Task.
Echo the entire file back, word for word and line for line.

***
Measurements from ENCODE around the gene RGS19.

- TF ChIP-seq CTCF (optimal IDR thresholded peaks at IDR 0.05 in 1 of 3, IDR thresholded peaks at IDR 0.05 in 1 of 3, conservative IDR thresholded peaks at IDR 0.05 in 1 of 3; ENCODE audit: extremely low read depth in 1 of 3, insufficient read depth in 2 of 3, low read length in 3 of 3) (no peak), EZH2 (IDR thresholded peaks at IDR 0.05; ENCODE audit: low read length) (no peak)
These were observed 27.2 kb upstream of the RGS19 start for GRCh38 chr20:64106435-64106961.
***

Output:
Measurements from ENCODE around the gene RGS19.

- TF ChIP-seq CTCF (optimal IDR thresholded peaks at IDR 0.05 in 1 of 3, IDR thresholded peaks at IDR 0.05 in 1 of 3, conservative IDR thresholded peaks at IDR 0.05 in 1 of 3; ENCODE audit: extremely low read depth in 1 of 3, insufficient read depth in 2 of 3, low read length in 3 of 3) (no peak), EZH2 (IDR thresholded peaks at IDR 0.05; ENCODE audit: low read length) (no peak)
These were observed 27.2 kb upstream of the RGS19 start for GRCh38 chr20:64106435-64106961.